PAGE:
I have no idea what it's like to be a kumquat. Juicy, I suppose.
Similarly, I can't tell you precisely what it's like to be Pharaoh, a single mother or a papier mache naked mole rat.
We are all trapped in our own bodies, limited to our own perspectives and defined by our own experiences.
So as the nation continues to grapple with gay marriage, why do so many heterosexual people assume they understand homosexuals?
I'm not gay. I knew this at least from when I was in the third grade and had a crush on the sixth grade girl who monitored our lunch table. (Sorry, Debbie Something. You missed your chance.)
I can't imagine being gay. I've had close, loving relationships with male friends that have lasted longer than any I've yet had with a woman. But I've never felt sexually attracted to them. Brad Pitt and George Clooney are good-looking men. But when I see their movies, I want their women, not their bodies.
I had a gay roomate once, and the worst thing I could say about him was that he couldn't pay his share of the rent. Which might just be more evidence for equal treatment: Gay people can be financially irresponsible, too!
So when opponents to gay marriage deride homosexuals for pursuing a degenerate lifestyle choice, I wonder: When and why did these critics choose to be heterosexual?
Ah, yes. The natural order of things requires a man mate with a woman to perpetuate humanity and all that stuff. But what is natural? Babies are born with Huntington's disease or cleft lips. Some have genetic conditions that prevent them from growing to average heights, speaking or surviving to their 10th birthdays.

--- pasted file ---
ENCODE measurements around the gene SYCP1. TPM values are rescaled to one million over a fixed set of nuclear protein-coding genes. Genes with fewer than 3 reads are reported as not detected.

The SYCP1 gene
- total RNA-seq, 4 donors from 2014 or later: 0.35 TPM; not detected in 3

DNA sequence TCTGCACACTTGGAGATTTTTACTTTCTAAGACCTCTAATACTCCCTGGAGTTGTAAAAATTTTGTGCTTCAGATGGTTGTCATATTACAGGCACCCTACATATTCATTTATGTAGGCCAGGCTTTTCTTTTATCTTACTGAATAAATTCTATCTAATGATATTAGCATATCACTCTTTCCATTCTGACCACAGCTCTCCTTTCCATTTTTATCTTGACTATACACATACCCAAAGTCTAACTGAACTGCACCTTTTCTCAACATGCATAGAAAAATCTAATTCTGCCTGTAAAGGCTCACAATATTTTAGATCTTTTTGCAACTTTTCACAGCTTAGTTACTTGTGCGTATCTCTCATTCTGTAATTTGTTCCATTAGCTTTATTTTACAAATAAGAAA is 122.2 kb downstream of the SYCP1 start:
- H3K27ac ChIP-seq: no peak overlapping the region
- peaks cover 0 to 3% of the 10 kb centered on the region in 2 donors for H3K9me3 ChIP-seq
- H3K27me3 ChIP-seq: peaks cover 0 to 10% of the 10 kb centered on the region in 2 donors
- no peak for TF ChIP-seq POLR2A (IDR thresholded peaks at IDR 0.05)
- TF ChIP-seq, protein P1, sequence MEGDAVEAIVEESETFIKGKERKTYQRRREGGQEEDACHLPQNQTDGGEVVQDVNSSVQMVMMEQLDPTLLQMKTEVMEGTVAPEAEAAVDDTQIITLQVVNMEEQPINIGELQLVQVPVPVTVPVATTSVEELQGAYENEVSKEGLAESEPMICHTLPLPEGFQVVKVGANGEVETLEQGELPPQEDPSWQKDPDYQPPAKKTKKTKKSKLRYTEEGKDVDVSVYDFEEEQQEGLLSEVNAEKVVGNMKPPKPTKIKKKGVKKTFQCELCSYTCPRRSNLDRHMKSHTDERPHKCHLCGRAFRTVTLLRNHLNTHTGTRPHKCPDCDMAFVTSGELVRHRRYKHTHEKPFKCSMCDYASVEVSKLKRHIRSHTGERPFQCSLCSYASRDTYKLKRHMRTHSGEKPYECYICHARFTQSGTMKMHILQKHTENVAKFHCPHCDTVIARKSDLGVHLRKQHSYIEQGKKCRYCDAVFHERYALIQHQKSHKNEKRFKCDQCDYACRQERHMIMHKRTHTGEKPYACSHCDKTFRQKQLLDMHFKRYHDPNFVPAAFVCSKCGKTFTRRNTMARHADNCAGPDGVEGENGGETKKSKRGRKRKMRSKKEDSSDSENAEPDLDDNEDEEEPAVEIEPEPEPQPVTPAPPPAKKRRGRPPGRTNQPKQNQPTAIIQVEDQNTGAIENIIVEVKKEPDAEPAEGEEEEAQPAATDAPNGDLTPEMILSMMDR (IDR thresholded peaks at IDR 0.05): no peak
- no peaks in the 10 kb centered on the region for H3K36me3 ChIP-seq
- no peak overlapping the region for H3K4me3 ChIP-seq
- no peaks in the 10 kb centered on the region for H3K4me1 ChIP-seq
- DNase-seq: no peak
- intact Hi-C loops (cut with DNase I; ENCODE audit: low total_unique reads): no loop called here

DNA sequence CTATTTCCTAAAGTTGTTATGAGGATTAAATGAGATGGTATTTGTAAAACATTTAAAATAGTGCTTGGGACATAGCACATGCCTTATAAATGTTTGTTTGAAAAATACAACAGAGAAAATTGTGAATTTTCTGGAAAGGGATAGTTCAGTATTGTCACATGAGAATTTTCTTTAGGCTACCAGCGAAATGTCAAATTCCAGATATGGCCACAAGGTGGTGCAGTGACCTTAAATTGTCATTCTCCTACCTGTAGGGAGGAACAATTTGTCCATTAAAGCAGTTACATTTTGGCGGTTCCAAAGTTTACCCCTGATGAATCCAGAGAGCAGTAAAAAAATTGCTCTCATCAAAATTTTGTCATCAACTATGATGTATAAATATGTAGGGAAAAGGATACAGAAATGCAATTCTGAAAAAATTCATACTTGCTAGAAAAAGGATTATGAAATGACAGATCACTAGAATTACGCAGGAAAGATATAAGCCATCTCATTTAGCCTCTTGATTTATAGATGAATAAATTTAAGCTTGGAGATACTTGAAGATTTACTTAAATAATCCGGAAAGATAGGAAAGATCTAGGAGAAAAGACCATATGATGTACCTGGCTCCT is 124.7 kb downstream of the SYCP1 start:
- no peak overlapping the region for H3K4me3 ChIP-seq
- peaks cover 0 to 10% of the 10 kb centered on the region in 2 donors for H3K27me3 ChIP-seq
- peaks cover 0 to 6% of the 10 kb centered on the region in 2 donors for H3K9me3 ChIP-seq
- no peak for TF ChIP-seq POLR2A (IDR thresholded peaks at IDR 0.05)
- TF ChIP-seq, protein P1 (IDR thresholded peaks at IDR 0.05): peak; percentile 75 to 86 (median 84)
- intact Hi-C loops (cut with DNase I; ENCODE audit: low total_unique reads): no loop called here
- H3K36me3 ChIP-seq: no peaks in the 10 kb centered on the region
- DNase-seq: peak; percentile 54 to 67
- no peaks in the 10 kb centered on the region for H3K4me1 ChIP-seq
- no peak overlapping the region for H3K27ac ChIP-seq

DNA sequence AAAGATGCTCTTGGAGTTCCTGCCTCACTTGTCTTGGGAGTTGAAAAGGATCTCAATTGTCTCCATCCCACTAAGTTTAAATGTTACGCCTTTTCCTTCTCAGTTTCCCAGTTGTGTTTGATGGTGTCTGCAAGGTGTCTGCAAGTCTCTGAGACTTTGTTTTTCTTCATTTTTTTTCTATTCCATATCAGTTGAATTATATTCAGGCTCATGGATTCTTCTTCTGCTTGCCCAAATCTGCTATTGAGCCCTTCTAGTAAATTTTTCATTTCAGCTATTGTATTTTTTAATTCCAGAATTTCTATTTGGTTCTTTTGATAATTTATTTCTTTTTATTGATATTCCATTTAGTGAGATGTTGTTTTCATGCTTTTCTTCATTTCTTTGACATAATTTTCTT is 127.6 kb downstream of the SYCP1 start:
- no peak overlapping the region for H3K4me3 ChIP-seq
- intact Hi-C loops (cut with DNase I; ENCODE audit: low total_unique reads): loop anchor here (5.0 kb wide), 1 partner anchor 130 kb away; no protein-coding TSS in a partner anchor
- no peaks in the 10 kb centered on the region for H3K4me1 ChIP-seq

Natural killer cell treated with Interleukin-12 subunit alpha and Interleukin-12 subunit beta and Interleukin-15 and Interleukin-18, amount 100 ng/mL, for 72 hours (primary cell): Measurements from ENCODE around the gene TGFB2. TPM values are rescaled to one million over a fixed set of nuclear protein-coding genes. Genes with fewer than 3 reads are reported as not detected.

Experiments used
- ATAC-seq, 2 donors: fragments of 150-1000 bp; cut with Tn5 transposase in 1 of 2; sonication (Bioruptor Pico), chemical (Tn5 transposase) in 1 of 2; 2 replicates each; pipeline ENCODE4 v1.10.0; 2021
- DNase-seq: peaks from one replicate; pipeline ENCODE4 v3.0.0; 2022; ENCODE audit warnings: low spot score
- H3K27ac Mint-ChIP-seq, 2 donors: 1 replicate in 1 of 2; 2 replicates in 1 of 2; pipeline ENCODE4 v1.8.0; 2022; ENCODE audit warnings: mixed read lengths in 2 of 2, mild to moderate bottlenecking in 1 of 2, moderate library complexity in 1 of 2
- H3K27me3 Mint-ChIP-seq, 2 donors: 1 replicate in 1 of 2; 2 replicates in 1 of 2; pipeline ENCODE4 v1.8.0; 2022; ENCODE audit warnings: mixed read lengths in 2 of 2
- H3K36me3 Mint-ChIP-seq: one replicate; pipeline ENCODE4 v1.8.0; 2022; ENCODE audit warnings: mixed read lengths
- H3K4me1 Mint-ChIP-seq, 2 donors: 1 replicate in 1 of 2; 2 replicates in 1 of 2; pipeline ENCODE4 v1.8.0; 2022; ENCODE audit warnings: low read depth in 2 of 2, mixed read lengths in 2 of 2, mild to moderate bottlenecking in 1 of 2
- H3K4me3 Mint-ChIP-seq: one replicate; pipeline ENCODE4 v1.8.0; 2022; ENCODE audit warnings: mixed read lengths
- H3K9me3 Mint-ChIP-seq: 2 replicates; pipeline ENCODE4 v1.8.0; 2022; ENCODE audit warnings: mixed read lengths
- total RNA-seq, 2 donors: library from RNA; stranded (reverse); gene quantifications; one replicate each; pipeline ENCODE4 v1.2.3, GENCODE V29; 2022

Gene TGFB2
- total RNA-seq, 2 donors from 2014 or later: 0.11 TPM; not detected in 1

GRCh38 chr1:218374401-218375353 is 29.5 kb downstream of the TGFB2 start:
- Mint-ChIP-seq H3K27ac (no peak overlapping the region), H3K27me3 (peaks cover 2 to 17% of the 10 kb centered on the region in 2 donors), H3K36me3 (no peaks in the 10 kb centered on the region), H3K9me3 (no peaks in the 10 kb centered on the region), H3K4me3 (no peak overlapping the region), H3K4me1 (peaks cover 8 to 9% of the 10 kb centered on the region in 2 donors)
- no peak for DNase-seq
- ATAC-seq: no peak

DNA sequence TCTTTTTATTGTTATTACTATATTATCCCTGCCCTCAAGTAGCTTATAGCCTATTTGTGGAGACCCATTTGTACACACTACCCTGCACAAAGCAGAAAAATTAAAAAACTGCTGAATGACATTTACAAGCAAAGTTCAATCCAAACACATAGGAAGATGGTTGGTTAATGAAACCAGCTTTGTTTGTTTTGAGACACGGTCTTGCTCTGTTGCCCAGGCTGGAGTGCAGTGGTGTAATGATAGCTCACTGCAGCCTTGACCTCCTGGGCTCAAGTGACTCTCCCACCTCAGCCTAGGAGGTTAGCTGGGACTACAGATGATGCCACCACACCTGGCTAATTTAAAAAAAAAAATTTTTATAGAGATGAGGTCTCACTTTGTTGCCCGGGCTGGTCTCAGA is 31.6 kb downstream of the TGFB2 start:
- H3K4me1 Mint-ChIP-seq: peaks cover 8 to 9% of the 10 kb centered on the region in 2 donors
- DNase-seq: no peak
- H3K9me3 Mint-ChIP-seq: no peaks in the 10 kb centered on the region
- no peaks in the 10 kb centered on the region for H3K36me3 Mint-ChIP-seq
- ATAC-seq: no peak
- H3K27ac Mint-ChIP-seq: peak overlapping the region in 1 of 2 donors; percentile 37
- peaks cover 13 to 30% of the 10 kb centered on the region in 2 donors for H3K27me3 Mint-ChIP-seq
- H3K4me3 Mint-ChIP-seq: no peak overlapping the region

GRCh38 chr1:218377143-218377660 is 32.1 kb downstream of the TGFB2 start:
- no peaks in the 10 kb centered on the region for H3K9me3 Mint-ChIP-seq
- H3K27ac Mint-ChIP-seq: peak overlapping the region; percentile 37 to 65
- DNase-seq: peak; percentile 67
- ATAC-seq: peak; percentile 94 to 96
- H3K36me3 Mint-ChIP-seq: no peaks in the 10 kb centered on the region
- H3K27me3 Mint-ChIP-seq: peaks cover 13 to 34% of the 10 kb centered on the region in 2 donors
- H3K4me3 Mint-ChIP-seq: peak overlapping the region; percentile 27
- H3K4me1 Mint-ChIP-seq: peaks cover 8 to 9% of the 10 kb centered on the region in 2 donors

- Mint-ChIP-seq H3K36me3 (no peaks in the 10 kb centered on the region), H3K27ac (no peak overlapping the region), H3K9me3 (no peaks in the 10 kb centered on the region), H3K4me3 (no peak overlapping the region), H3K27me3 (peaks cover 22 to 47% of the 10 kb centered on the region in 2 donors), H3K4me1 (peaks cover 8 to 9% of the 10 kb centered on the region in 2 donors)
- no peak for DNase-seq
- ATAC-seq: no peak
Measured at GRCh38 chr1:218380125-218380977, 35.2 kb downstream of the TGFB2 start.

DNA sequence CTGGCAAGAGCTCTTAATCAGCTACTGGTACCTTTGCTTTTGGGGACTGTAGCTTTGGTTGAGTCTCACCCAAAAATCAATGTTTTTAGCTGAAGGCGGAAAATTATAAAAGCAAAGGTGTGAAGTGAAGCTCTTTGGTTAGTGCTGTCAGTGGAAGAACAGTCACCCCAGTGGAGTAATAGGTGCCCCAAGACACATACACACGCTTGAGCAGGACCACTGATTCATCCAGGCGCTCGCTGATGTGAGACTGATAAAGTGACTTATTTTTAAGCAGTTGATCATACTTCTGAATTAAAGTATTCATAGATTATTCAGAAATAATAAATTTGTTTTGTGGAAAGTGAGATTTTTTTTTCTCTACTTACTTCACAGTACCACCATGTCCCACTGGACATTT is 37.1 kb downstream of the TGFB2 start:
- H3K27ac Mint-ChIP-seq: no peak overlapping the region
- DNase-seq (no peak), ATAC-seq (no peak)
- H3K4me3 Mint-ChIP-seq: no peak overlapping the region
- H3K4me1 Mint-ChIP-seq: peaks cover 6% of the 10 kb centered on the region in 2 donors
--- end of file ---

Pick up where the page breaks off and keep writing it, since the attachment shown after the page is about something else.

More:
In no way am I implying homosexuality is a birth defect. But so what if it is? Everything human is by definition natural. Does it make sense to deny someone his rights because of how he was born? Why is this any different from Jim Crow laws discriminating against blacks?
Nobody who has ever bothered to talk to a homosexual person would come away convinced they made a conscious choice to be gay. You are what you are. Just ask Ted Haggard. Or not, considering he still thinks he can be "cured." And I'm sure we all wish him the best of luck with that.
I don't know what it's like for gay folks to realize who they are. I imagine it's often difficult to contend with a judgmental society and the prospect of harassment and ridicule. But if it was anything like it was for me, I imagine it doesn't take long to realize who you find attractive.
The only rational reason for opposing gay marriage rights is if you still believe homosexuals have chosen their sexual orientation and you want to punish them for it.
You believe allowing homosexuals to marry will destroy an institution that already fails more than it succeeds in this country. You have no idea how much "traditional marriage" has changed (because the most traditional and widely practiced type of marriage in the world has been polygamy). You believe two committed, loving adults could not possibly provide a better home for children than single parents or a series of foster homes. You might even believe two committed, loving adults should not share the same employment, medical and inheritance rights of straight couples.
If you are a religious person against gay marriage, you believe God created a breed of people inferior to you and unworthy of equal rights, much less your love and compassion. You believe tolerance for people different from you should not be tolerated.
Come to think of it, if you believe all this nonesense, you might just be a kumquat. Juicy, right?